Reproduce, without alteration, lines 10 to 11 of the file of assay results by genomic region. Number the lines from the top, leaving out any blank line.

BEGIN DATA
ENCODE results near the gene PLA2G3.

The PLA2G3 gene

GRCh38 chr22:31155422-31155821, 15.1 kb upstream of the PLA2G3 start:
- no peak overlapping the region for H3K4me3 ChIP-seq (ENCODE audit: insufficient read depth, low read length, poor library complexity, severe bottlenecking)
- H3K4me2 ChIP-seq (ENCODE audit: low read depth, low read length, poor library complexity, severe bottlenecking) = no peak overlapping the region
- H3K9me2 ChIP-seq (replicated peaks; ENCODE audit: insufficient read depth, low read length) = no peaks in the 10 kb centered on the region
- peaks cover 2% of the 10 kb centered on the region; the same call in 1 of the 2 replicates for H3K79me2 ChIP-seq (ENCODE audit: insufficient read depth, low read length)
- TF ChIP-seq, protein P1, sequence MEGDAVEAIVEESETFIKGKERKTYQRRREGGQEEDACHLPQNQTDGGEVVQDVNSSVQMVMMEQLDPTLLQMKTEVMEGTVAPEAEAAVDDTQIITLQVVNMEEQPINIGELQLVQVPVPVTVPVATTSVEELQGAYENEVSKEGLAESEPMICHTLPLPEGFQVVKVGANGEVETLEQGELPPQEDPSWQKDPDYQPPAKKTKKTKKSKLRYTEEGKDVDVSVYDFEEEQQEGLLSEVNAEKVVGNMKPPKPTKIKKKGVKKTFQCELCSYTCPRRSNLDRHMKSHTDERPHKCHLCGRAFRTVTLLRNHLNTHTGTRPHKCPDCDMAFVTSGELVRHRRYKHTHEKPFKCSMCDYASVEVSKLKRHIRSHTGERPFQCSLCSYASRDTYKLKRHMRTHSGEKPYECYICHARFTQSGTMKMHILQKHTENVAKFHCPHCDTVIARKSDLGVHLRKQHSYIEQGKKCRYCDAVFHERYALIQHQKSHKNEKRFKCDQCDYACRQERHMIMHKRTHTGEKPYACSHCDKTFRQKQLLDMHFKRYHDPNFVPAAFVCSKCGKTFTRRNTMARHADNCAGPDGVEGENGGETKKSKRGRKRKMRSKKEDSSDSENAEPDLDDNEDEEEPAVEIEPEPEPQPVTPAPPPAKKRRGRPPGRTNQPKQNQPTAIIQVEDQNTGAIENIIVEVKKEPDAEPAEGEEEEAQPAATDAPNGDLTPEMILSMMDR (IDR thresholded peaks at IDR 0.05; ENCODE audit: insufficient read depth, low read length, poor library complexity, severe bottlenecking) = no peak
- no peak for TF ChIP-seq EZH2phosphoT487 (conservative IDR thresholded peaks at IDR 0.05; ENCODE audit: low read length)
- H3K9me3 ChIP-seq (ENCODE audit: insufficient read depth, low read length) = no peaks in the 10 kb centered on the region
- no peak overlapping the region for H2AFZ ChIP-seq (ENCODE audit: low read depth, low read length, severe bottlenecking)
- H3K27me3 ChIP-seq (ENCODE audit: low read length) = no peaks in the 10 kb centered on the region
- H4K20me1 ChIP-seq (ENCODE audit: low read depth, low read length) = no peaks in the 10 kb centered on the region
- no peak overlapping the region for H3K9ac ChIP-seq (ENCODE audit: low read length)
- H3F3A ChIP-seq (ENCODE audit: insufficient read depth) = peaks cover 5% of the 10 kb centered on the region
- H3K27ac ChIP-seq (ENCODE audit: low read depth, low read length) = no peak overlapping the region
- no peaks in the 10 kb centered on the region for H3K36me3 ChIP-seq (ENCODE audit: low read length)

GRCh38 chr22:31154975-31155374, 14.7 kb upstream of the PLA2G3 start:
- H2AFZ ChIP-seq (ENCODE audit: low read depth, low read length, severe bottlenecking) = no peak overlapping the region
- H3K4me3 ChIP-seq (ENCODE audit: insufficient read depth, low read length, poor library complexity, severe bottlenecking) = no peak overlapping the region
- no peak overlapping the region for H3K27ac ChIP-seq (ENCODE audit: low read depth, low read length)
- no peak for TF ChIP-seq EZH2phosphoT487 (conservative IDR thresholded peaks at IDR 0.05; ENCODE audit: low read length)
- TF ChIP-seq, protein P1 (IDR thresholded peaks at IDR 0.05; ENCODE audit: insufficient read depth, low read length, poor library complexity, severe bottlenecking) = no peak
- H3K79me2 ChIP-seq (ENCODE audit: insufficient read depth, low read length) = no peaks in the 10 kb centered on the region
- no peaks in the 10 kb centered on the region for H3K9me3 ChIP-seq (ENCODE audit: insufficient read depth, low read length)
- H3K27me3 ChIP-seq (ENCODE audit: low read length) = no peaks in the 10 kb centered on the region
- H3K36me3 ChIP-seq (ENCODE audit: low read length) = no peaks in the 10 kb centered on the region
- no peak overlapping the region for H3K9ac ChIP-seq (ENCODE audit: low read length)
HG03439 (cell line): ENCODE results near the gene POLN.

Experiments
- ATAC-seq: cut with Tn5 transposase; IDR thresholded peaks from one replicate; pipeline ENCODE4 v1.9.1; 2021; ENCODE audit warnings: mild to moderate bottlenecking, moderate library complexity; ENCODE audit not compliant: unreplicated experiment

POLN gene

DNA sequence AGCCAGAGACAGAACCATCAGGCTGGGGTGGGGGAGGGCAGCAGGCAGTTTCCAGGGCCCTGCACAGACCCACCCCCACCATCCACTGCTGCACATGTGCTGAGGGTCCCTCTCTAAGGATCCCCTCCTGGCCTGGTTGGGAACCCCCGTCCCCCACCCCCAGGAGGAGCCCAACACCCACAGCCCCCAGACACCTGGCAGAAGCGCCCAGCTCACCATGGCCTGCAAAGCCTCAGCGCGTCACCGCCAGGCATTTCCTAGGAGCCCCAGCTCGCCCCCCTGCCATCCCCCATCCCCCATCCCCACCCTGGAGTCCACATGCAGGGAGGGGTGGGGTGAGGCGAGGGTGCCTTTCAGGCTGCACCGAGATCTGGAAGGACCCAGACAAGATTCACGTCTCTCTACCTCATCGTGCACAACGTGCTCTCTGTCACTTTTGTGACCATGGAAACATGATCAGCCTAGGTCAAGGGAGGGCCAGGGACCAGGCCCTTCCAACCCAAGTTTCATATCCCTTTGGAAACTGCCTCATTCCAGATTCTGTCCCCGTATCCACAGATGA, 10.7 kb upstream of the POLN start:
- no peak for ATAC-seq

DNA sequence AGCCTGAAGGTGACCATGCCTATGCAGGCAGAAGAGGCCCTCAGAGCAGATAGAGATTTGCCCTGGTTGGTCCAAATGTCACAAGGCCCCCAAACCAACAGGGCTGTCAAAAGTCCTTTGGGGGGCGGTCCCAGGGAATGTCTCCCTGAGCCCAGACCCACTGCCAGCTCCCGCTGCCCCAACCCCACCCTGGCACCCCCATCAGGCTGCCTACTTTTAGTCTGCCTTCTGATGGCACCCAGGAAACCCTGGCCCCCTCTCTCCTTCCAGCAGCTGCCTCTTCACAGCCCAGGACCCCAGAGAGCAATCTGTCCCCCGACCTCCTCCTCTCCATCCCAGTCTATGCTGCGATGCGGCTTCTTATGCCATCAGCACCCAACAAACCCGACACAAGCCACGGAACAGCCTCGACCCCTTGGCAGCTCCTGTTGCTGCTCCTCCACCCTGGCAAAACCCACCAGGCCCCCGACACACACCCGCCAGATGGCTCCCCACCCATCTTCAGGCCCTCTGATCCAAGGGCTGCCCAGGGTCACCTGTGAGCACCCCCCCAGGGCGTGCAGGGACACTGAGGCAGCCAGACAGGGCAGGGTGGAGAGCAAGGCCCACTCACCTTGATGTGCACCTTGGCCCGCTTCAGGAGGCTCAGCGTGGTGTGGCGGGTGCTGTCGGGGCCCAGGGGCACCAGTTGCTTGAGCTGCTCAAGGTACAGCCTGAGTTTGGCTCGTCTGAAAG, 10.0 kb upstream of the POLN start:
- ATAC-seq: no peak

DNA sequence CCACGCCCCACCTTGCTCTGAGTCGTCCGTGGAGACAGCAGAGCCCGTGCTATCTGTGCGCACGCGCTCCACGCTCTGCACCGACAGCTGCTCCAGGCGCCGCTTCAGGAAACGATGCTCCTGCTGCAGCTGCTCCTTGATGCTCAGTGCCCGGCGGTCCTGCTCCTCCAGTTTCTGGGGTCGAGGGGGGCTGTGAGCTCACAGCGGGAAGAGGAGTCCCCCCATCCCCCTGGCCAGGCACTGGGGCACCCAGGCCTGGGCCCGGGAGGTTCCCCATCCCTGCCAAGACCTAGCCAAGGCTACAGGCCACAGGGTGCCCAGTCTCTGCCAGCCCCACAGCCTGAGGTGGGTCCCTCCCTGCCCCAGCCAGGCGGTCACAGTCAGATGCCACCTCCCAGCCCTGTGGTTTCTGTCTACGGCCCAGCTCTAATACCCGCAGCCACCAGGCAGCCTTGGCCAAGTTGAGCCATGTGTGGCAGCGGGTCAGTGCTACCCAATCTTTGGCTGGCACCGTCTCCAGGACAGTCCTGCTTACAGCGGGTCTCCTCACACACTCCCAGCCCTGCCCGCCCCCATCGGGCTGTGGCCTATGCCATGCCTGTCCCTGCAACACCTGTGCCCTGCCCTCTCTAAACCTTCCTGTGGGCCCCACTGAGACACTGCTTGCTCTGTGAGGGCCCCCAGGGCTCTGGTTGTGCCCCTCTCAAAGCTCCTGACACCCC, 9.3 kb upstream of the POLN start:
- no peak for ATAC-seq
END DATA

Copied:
- H3K9me3 ChIP-seq (ENCODE audit: insufficient read depth, low read length) = no peaks in the 10 kb centered on the region
- no peak overlapping the region for H2AFZ ChIP-seq (ENCODE audit: low read depth, low read length, severe bottlenecking)